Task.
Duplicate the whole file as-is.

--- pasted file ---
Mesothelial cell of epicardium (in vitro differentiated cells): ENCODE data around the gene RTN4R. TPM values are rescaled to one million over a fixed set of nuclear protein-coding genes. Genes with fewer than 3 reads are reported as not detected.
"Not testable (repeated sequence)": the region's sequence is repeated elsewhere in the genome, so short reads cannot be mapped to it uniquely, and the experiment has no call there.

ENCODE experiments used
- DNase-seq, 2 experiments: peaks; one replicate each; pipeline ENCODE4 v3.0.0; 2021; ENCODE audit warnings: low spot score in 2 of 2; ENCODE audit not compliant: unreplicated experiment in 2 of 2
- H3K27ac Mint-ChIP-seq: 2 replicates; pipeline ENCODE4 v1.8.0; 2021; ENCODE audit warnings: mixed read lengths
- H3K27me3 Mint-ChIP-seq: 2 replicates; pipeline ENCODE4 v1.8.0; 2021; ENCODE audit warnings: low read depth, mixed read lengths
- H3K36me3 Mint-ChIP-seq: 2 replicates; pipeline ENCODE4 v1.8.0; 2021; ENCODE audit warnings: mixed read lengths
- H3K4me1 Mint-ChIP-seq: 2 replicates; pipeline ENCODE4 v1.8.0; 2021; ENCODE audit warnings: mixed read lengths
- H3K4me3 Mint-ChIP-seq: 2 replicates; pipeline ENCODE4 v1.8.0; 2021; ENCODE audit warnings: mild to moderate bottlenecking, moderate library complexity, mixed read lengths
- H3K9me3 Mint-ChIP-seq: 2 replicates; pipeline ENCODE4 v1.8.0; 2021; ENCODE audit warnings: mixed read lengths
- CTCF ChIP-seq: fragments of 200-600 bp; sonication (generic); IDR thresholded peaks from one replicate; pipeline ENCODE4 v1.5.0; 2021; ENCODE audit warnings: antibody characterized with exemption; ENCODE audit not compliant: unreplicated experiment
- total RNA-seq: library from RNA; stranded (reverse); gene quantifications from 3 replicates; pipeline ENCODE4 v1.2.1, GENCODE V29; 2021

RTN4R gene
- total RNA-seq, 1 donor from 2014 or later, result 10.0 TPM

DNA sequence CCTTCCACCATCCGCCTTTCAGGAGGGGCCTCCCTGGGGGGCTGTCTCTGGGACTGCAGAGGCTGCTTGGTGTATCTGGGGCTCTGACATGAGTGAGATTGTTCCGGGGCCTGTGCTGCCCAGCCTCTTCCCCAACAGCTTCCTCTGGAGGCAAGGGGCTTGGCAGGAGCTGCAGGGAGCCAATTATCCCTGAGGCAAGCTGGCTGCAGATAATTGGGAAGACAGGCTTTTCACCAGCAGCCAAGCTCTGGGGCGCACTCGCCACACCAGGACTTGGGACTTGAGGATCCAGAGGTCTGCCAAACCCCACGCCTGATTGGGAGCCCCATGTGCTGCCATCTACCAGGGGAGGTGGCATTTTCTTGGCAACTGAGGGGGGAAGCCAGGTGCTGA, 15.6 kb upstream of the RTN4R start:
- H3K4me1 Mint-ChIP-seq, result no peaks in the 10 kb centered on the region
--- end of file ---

Mesothelial cell of epicardium (in vitro differentiated cells): ENCODE data around the gene RTN4R. TPM values are rescaled to one million over a fixed set of nuclear protein-coding genes. Genes with fewer than 3 reads are reported as not detected.
"Not testable (repeated sequence)": the region's sequence is repeated elsewhere in the genome, so short reads cannot be mapped to it uniquely, and the experiment has no call there.

ENCODE experiments used
- DNase-seq, 2 experiments: peaks; one replicate each; pipeline ENCODE4 v3.0.0; 2021; ENCODE audit warnings: low spot score in 2 of 2; ENCODE audit not compliant: unreplicated experiment in 2 of 2
- H3K27ac Mint-ChIP-seq: 2 replicates; pipeline ENCODE4 v1.8.0; 2021; ENCODE audit warnings: mixed read lengths
- H3K27me3 Mint-ChIP-seq: 2 replicates; pipeline ENCODE4 v1.8.0; 2021; ENCODE audit warnings: low read depth, mixed read lengths
- H3K36me3 Mint-ChIP-seq: 2 replicates; pipeline ENCODE4 v1.8.0; 2021; ENCODE audit warnings: mixed read lengths
- H3K4me1 Mint-ChIP-seq: 2 replicates; pipeline ENCODE4 v1.8.0; 2021; ENCODE audit warnings: mixed read lengths
- H3K4me3 Mint-ChIP-seq: 2 replicates; pipeline ENCODE4 v1.8.0; 2021; ENCODE audit warnings: mild to moderate bottlenecking, moderate library complexity, mixed read lengths
- H3K9me3 Mint-ChIP-seq: 2 replicates; pipeline ENCODE4 v1.8.0; 2021; ENCODE audit warnings: mixed read lengths
- CTCF ChIP-seq: fragments of 200-600 bp; sonication (generic); IDR thresholded peaks from one replicate; pipeline ENCODE4 v1.5.0; 2021; ENCODE audit warnings: antibody characterized with exemption; ENCODE audit not compliant: unreplicated experiment
- total RNA-seq: library from RNA; stranded (reverse); gene quantifications from 3 replicates; pipeline ENCODE4 v1.2.1, GENCODE V29; 2021

RTN4R gene
- total RNA-seq, 1 donor from 2014 or later, result 10.0 TPM

DNA sequence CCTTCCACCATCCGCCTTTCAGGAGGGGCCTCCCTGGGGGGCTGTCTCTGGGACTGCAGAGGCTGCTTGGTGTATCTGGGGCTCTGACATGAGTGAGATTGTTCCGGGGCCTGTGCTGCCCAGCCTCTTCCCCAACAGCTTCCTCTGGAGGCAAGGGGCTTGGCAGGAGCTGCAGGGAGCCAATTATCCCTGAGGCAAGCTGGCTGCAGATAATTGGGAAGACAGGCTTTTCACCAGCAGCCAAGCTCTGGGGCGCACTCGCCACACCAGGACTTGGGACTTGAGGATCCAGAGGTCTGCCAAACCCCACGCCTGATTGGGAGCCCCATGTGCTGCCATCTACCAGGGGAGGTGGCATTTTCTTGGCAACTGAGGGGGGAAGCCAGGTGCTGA, 15.6 kb upstream of the RTN4R start:
- H3K4me1 Mint-ChIP-seq, result no peaks in the 10 kb centered on the region